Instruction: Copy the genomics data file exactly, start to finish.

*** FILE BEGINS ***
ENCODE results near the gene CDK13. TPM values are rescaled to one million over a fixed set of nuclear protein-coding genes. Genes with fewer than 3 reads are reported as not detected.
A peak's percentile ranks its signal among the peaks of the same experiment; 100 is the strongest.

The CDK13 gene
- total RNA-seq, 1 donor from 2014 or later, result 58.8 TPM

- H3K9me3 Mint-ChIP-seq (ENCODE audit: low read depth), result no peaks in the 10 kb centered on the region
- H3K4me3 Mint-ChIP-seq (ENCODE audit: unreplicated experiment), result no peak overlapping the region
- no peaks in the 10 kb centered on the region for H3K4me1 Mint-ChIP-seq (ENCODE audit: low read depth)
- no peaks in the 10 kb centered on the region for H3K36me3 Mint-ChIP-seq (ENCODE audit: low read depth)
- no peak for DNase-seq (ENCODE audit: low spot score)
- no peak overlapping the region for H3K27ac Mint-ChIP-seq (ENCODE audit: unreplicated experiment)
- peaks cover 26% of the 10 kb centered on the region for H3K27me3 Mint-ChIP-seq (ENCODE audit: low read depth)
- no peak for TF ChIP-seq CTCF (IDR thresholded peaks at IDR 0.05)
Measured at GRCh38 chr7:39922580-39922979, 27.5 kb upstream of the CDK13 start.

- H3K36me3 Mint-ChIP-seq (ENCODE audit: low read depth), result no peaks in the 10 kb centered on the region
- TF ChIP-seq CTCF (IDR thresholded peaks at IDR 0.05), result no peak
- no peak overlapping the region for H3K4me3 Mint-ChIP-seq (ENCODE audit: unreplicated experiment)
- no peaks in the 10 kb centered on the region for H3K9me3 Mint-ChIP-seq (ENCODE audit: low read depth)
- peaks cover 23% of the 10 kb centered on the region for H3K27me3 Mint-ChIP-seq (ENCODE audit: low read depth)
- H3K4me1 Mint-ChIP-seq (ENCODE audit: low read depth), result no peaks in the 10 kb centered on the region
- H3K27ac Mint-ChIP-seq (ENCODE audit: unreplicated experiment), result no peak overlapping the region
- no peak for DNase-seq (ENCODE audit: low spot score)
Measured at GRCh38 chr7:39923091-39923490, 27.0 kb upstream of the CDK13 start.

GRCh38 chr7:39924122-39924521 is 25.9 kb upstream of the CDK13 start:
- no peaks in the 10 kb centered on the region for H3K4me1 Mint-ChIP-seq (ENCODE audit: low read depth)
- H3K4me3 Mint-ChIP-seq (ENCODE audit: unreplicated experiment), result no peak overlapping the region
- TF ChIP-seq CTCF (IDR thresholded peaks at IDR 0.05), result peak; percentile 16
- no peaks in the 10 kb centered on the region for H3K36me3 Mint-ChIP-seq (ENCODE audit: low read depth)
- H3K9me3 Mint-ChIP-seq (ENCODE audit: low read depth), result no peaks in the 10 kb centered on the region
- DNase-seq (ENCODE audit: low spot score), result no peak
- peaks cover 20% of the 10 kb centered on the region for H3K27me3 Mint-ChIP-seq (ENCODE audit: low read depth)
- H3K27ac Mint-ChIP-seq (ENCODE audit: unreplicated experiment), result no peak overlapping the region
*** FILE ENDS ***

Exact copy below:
ENCODE results near the gene CDK13. TPM values are rescaled to one million over a fixed set of nuclear protein-coding genes. Genes with fewer than 3 reads are reported as not detected.
A peak's percentile ranks its signal among the peaks of the same experiment; 100 is the strongest.

The CDK13 gene
- total RNA-seq, 1 donor from 2014 or later, result 58.8 TPM

- H3K9me3 Mint-ChIP-seq (ENCODE audit: low read depth), result no peaks in the 10 kb centered on the region
- H3K4me3 Mint-ChIP-seq (ENCODE audit: unreplicated experiment), result no peak overlapping the region
- no peaks in the 10 kb centered on the region for H3K4me1 Mint-ChIP-seq (ENCODE audit: low read depth)
- no peaks in the 10 kb centered on the region for H3K36me3 Mint-ChIP-seq (ENCODE audit: low read depth)
- no peak for DNase-seq (ENCODE audit: low spot score)
- no peak overlapping the region for H3K27ac Mint-ChIP-seq (ENCODE audit: unreplicated experiment)
- peaks cover 26% of the 10 kb centered on the region for H3K27me3 Mint-ChIP-seq (ENCODE audit: low read depth)
- no peak for TF ChIP-seq CTCF (IDR thresholded peaks at IDR 0.05)
Measured at GRCh38 chr7:39922580-39922979, 27.5 kb upstream of the CDK13 start.

- H3K36me3 Mint-ChIP-seq (ENCODE audit: low read depth), result no peaks in the 10 kb centered on the region
- TF ChIP-seq CTCF (IDR thresholded peaks at IDR 0.05), result no peak
- no peak overlapping the region for H3K4me3 Mint-ChIP-seq (ENCODE audit: unreplicated experiment)
- no peaks in the 10 kb centered on the region for H3K9me3 Mint-ChIP-seq (ENCODE audit: low read depth)
- peaks cover 23% of the 10 kb centered on the region for H3K27me3 Mint-ChIP-seq (ENCODE audit: low read depth)
- H3K4me1 Mint-ChIP-seq (ENCODE audit: low read depth), result no peaks in the 10 kb centered on the region
- H3K27ac Mint-ChIP-seq (ENCODE audit: unreplicated experiment), result no peak overlapping the region
- no peak for DNase-seq (ENCODE audit: low spot score)
Measured at GRCh38 chr7:39923091-39923490, 27.0 kb upstream of the CDK13 start.

GRCh38 chr7:39924122-39924521 is 25.9 kb upstream of the CDK13 start:
- no peaks in the 10 kb centered on the region for H3K4me1 Mint-ChIP-seq (ENCODE audit: low read depth)
- H3K4me3 Mint-ChIP-seq (ENCODE audit: unreplicated experiment), result no peak overlapping the region
- TF ChIP-seq CTCF (IDR thresholded peaks at IDR 0.05), result peak; percentile 16
- no peaks in the 10 kb centered on the region for H3K36me3 Mint-ChIP-seq (ENCODE audit: low read depth)
- H3K9me3 Mint-ChIP-seq (ENCODE audit: low read depth), result no peaks in the 10 kb centered on the region
- DNase-seq (ENCODE audit: low spot score), result no peak
- peaks cover 20% of the 10 kb centered on the region for H3K27me3 Mint-ChIP-seq (ENCODE audit: low read depth)
- H3K27ac Mint-ChIP-seq (ENCODE audit: unreplicated experiment), result no peak overlapping the region